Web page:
|Spock, looking into the yard.|
I turned 50 last October. In 50 years I have done a lot of things. I have owned probably 30 dogs, maybe 20 horses, llamas, cats, guinea pigs, rabbits, goats, one sheep, parakeets, conjures, doves, a quaker, one ferret, and multiple tiny rodents. I am an animal lover and I have enjoyed most evey type of pet and farm animal that I have ever been around. What I had never done before; however, is to own a pig. This year, my 15 and 16 year olds are raising market swine for 4-H for the very first time and we are raising a 3rd pig for our own use. Wow! I was not prepared for this.
|Spock, Olivia, and Ariadne wanting in the yard.|
I have always been told that pigs are smart. I had to experience that one to understand it too. It has been amazing to see my 16 year old son train these swine to obey voice commands. They aren't doing tricks or anything, but they have learned "NO!" and other commands that make them easier to handle. I am certain that if we took the time, they would do anything a dog can be trained to do and more.
Perhaps the most interesting thing about being a swine owner is how often idioms with the word pig in them come to mind. Whenever I watch them eat, play, wallow or just exist, I am amazed at how "piggish" they are. When they are being pushy and getting pig snot on my clothes I think they are pig headed. They eat "like a pig". They "pig out". They are rapidly becoming "fat as a pig". I know now that buying a "pig in a poke" would be a foolish thing indeed, that a silk purse is indeed much different from a pig's ear. I understand what "squealing like a stuck pig" means or at least what squealing like an inconvenienced pig sounds like. My dad's old idiom, "happy as a dead pig in the sunshine" makes more sense to me, though my pigs thankfully are alive when they are stretched out basking.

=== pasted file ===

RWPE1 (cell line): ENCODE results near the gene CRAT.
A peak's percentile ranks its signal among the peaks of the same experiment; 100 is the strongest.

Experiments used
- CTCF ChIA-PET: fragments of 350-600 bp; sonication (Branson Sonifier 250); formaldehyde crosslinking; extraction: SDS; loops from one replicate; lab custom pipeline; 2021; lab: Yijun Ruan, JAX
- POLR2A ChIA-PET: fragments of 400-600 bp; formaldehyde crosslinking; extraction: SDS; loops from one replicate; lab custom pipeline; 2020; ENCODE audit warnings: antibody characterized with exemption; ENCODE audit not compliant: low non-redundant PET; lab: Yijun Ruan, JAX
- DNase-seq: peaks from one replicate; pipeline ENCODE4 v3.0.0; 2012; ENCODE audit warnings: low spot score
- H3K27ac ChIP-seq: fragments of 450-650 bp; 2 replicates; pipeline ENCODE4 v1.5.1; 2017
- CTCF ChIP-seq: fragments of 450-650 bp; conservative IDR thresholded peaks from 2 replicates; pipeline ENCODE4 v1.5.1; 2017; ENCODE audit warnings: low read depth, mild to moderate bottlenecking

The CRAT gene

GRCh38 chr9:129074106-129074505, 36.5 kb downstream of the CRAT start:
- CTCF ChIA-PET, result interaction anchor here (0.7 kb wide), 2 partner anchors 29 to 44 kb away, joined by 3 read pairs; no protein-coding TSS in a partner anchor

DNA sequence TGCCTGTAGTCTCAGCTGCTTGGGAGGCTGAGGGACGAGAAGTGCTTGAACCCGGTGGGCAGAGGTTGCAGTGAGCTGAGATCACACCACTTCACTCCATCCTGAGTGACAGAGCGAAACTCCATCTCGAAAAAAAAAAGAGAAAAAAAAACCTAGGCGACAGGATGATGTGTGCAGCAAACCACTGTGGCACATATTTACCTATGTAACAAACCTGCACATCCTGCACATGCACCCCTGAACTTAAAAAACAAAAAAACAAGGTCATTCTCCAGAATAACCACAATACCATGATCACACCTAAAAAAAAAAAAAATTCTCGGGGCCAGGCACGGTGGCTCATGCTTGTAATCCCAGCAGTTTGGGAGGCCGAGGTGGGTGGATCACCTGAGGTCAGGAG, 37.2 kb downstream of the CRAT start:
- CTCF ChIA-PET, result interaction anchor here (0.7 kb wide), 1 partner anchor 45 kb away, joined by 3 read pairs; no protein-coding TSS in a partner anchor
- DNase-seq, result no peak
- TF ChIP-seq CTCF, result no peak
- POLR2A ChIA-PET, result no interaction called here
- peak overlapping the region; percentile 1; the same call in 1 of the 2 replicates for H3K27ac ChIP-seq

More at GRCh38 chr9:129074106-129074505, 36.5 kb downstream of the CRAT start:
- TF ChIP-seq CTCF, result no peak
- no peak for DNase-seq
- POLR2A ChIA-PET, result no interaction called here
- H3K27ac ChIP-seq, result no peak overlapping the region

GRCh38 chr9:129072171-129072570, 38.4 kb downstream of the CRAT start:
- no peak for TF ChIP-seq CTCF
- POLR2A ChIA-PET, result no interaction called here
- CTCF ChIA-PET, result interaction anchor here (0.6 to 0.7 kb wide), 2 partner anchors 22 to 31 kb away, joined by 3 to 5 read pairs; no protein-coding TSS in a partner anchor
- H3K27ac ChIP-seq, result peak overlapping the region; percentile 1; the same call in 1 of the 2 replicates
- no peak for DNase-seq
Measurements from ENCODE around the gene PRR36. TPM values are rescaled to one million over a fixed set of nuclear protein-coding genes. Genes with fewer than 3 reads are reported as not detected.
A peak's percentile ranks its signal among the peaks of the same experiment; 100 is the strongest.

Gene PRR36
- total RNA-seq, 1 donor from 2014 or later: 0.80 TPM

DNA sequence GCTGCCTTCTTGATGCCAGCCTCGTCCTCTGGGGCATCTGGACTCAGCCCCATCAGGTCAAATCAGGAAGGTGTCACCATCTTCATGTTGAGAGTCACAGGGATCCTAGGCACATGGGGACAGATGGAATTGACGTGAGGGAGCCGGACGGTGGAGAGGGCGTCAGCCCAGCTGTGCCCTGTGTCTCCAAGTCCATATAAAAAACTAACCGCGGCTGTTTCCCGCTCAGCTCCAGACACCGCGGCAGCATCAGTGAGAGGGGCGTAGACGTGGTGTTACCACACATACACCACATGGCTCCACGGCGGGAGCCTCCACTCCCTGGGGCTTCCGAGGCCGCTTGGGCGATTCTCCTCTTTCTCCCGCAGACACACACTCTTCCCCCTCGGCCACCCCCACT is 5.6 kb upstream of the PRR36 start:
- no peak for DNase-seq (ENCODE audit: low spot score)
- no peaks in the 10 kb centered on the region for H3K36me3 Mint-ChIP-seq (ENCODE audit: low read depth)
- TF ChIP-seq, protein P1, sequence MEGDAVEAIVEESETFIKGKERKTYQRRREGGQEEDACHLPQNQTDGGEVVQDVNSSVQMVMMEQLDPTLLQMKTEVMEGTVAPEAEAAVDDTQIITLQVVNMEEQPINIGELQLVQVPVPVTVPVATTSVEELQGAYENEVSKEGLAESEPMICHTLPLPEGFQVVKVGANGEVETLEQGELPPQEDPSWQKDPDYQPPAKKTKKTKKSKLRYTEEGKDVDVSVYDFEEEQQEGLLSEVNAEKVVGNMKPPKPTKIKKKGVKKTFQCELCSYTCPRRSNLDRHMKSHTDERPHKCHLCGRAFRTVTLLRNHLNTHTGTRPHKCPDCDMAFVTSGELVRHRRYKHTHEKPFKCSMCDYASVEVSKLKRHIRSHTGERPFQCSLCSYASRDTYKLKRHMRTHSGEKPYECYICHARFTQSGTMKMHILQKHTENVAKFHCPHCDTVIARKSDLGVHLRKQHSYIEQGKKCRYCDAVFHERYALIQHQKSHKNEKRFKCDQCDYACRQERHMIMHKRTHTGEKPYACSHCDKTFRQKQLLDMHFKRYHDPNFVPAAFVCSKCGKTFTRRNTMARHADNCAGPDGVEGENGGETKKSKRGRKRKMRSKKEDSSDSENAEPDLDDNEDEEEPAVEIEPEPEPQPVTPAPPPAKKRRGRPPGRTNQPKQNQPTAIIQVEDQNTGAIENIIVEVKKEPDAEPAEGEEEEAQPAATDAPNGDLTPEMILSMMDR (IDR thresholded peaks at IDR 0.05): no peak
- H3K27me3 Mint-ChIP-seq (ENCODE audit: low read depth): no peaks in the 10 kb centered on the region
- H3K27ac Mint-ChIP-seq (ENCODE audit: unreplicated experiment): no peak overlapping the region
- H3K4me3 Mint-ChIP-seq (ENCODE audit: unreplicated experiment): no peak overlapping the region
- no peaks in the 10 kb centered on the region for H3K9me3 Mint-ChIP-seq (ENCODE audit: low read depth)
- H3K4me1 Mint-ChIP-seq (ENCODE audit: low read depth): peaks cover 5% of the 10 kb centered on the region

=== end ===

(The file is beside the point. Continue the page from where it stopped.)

|Ariadne learns a new trick.|
My pigs are pastured and therefore there is no pig odor and no icky wallowing, so some of those idioms thankfully are just left to the imagination. Our pigs get dusty, and sometimes get their food all over their faces while "pigging out" but are all in all, clean, intelligent and very interesting. Our pigs are not as affectionate as our goats were, but I think they will also be a little easier to send to market. As the cute factor begins to be replaced by the massive hog look, it gets easier and easier to imagine them looking like the butcher diagram in my cook book. I am thankful for the new experience and the learning and entertainment we have gotten from them. I will also enjoy the aroma of bacon and ham this fall. This pig raising experiment hasn't been "easy as stealing from a blind pig", but certainly something I think I would try again. Would I "kiss a pig?" Not "in a pig's eye"!
|Not by the hair of my chinny chin chin!|